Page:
A covered flute of 32', 16', 8', 4', or (rarely) 2' pitch. It is perhaps the most common covered flute stop. It is similar to, and occasionally synonymous with, Bourdon, Stopped Diapason and Tapadillo. The earliest examples of Gedeckt and Gedakt appear to postdate the earlest examples of Gedackt and Gedact by about a century. These names are, or are derived from, the past participle of decken, meaning to cover. The name Vox Pileata comes to us only by way of a footnote in Audsley's entry for Pileata in which he quotes Regnier. While the name Flet is described in the literature as a synonym for Gedeckt, it is more likely that it is a synonym for Flute. According to Grove, the name Flautado de Violon means neither a Diapason, as implied by Flautado, nor a string, as implied by Violon, but is the Spanish synonym for Gedeckt. See also Flautado Violón.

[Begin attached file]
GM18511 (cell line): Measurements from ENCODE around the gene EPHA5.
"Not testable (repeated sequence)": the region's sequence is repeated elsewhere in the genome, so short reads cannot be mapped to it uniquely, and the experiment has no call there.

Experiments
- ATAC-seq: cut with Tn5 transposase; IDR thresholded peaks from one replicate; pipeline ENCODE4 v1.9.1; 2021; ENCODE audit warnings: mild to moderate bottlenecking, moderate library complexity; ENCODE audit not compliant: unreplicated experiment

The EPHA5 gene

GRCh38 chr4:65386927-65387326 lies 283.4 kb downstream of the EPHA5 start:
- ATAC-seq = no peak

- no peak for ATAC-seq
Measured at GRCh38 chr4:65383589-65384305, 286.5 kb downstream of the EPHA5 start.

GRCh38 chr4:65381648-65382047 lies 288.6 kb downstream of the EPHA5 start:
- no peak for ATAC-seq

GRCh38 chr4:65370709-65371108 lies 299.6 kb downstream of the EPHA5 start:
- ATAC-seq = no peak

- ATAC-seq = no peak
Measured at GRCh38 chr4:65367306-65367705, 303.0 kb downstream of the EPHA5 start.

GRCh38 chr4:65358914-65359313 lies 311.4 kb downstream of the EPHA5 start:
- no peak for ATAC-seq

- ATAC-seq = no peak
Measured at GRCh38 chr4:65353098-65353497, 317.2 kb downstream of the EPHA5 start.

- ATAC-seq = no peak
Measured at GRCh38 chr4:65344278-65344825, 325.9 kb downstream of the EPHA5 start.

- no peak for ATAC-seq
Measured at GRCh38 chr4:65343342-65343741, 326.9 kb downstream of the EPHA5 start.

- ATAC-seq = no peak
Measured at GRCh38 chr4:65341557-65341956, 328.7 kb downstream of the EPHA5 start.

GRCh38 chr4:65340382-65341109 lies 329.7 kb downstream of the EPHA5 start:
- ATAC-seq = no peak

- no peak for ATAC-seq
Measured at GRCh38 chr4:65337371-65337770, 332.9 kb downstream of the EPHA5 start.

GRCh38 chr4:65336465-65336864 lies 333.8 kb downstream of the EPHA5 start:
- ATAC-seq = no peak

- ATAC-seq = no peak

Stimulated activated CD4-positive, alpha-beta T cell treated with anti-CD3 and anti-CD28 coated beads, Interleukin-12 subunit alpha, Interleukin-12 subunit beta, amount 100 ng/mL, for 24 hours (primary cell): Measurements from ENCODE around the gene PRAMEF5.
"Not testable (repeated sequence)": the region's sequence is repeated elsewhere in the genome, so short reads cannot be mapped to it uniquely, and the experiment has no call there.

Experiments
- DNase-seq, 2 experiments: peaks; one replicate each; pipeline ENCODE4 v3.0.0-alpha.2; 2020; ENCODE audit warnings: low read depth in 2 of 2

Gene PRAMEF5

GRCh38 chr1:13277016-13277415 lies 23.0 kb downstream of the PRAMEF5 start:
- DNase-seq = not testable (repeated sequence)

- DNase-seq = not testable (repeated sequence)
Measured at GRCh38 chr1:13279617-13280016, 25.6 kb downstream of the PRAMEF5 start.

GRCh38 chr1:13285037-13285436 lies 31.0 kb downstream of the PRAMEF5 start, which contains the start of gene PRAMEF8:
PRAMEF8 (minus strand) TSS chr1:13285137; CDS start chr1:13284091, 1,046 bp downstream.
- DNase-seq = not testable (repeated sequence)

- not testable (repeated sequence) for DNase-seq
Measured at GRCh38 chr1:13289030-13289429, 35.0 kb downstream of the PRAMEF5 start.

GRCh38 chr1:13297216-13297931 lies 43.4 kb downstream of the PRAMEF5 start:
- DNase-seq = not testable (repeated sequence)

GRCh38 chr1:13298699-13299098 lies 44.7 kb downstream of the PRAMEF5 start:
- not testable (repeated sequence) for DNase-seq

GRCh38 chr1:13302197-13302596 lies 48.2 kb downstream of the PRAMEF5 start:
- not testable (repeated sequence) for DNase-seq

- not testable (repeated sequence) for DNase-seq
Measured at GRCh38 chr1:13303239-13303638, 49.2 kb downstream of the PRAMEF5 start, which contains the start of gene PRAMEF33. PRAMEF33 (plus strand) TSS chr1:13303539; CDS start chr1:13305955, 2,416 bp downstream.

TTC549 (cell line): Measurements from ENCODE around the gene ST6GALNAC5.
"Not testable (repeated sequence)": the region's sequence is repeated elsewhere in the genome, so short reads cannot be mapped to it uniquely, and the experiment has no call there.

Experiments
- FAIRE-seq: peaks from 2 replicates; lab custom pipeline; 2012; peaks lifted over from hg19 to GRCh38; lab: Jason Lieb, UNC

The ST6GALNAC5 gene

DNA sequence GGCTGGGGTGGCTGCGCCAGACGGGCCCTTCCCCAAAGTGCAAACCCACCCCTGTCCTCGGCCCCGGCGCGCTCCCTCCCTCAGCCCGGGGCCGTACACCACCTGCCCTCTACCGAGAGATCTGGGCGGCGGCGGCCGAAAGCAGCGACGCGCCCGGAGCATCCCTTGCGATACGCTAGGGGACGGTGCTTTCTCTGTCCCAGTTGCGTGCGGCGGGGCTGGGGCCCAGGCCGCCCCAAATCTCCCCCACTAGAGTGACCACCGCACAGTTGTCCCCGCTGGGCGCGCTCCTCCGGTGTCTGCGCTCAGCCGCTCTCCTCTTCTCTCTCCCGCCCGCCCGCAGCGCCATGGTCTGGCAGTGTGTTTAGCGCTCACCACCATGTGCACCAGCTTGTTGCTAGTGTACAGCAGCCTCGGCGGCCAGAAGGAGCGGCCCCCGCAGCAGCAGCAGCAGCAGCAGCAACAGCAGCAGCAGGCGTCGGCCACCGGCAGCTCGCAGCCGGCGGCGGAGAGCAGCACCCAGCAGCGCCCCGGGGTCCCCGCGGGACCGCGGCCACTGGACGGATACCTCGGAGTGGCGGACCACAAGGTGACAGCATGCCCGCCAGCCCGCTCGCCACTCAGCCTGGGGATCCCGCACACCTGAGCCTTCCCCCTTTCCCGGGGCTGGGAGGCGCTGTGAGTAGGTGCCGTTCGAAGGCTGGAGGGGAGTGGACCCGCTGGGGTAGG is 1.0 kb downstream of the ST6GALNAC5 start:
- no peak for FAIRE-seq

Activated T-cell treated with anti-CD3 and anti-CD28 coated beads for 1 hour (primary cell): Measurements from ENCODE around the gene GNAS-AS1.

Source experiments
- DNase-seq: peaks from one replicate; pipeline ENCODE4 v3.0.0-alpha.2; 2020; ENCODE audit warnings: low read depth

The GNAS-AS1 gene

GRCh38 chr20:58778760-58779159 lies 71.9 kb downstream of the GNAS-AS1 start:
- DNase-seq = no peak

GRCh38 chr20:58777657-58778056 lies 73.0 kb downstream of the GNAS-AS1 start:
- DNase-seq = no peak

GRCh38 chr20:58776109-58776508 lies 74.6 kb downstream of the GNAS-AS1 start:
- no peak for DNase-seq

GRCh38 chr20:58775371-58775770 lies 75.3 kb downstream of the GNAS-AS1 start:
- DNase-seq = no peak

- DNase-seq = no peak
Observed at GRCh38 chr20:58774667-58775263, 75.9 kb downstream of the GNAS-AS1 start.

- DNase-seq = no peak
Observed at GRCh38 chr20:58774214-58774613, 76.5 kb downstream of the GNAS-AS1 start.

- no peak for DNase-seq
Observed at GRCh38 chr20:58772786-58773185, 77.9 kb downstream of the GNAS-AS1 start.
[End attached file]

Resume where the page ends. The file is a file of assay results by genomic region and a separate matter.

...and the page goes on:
Osiris contains around 560 examples of Gedackt, around 300 examples of Gedeckt, around 40 examples of Gedact, and around 20 examples of Gedakt; the earliest ones are listed below. The same source contains two examples of Pileata (both in the same location), four examples of Flet, and four examples of Flautado de Violón. Examples exist in nearly every organ that employs German stop names at all. No examples are known of Obtusa, Obtusior, Pressior, Tonbass, Thunbass, or Vox Pileata.